TRENTON – Gov. Chris Christie and the N.J. congressional delegation emerged from a 90-minute closed-door meeting today with a general show of bipartisan support but few specifics about rebuilding the state post-Sandy.
“We have a commitment to the people in this state,’’ Christie said, that hurricane victims in New Jersey will receive the same treatment Hurricane Katrina victims received.
He gave a special nod of thanks to appropriations committee members U.S. Sen. Frank Lautenberg, (D-NJ), a frequent partisan foe, and U.S. Rep. Rodney Frelinghuysen, (R-11), who he said will work to ensure New Jersey is in the conversation in Washington, D.C., to bring federal money here.
Christie reiterated that everyone will put aside party differences in the effort to move past the superstorm whose financial toll may not be known for some time.
“We have a lot of work to do and not a lot of time to do it,” Christie said.
U.S. Rep. Frank Pallone, (D-6), said that anywhere from 200 to 600 units of housing may be readied at Fort Monmouth by some time after Thanksgiving.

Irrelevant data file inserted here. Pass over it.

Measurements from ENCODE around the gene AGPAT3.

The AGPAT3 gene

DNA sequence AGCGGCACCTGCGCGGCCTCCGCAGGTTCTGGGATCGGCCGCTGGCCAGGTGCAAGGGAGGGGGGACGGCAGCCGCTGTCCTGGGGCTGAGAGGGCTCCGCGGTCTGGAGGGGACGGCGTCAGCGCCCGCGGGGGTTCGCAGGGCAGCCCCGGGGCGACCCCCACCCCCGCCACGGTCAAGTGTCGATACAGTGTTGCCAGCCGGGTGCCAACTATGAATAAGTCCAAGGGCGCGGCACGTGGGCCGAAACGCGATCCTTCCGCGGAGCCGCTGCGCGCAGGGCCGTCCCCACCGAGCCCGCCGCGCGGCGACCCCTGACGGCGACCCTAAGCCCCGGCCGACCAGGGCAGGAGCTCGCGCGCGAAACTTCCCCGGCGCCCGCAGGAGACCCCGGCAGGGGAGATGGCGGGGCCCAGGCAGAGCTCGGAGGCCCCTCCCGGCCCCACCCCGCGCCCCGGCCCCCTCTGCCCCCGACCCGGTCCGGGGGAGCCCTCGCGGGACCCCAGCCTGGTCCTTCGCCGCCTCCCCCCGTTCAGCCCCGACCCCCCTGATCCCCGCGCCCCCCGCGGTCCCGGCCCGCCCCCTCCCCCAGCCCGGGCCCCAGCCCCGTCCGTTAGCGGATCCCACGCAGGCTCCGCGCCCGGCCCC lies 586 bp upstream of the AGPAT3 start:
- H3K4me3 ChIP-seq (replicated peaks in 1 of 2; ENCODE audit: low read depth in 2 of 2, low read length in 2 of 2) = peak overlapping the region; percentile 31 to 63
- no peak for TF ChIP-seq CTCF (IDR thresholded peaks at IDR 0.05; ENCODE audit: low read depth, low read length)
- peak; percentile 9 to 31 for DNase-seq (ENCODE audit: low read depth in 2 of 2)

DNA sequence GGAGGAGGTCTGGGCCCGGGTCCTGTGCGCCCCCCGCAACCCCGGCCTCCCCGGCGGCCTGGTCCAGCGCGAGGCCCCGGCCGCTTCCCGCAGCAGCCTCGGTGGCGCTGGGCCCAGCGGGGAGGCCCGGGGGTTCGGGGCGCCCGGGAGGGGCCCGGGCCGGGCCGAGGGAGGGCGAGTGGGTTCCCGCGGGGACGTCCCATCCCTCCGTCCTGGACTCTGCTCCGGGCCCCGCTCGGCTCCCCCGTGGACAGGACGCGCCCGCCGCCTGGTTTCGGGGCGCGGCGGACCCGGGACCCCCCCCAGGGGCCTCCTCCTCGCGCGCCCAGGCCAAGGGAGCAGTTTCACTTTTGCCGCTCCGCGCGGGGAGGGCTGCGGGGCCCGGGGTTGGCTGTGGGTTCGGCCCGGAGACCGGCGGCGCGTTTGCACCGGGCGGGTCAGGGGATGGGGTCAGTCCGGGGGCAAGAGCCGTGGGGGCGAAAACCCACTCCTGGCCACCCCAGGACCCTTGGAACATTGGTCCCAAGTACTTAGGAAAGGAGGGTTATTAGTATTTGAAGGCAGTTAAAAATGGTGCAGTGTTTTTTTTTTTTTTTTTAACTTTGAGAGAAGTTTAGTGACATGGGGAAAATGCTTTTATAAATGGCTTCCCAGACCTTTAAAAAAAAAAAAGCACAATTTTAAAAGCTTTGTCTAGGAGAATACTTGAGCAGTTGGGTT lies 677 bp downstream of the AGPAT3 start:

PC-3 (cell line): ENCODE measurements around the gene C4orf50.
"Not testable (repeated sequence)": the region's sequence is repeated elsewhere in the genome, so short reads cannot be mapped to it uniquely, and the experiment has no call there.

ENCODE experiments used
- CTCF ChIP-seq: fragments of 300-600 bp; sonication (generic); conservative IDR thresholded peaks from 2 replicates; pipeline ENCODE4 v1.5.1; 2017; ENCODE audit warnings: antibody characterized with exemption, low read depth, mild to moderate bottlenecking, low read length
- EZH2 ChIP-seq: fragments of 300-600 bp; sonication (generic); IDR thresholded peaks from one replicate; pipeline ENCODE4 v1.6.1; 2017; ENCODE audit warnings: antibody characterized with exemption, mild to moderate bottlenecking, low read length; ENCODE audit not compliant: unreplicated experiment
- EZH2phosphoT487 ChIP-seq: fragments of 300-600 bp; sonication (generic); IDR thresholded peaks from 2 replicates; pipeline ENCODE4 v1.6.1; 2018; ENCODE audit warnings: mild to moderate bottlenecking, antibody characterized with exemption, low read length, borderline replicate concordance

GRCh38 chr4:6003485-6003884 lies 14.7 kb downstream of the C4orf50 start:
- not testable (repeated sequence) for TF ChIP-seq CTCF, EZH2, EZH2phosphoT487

U.S. Rep. Scott Garrett, (R-5), the only N.J. congressman who did not sign a letter early this month asking House leadership to work to build bipartisan support if additional disaster aid is needed, cautioned today that FEMA may not be the appropriate avenue for all of the assistance that New Jersey residents will require.
He and Pallone both said the delegation will work to secure an additional appropriation, and Pallone said that in the closed-door session, support was unanimous for pursuing federal aid, and that he is confident there will be support in Washington, D.C. to help New Jersey rebuild.
Pallone said that Sandy was a game-changer. “Everyone understands that you may be next,’’ he said. “Everyone realizes there has to be a national response.’’
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"Christie’s method for coping with scandal has been more complicated. In January, the seemingly-local issue of lane closings on the George Washington Bridge, which created a massive traffic jam in the Hudson River town of Fort Lee, became one of national interest when it was revealed that one of Christie’s closest staffers had ordered them—for what looked like political retribution against a Democratic mayor. The scandal was quickly dubbed 'Bridgegate,' and unfortunately for Christie, it played into his reputation as a bully. Christie's response was to act unlike himself: humble." - Olivia Nuzzi- The Daily Beast
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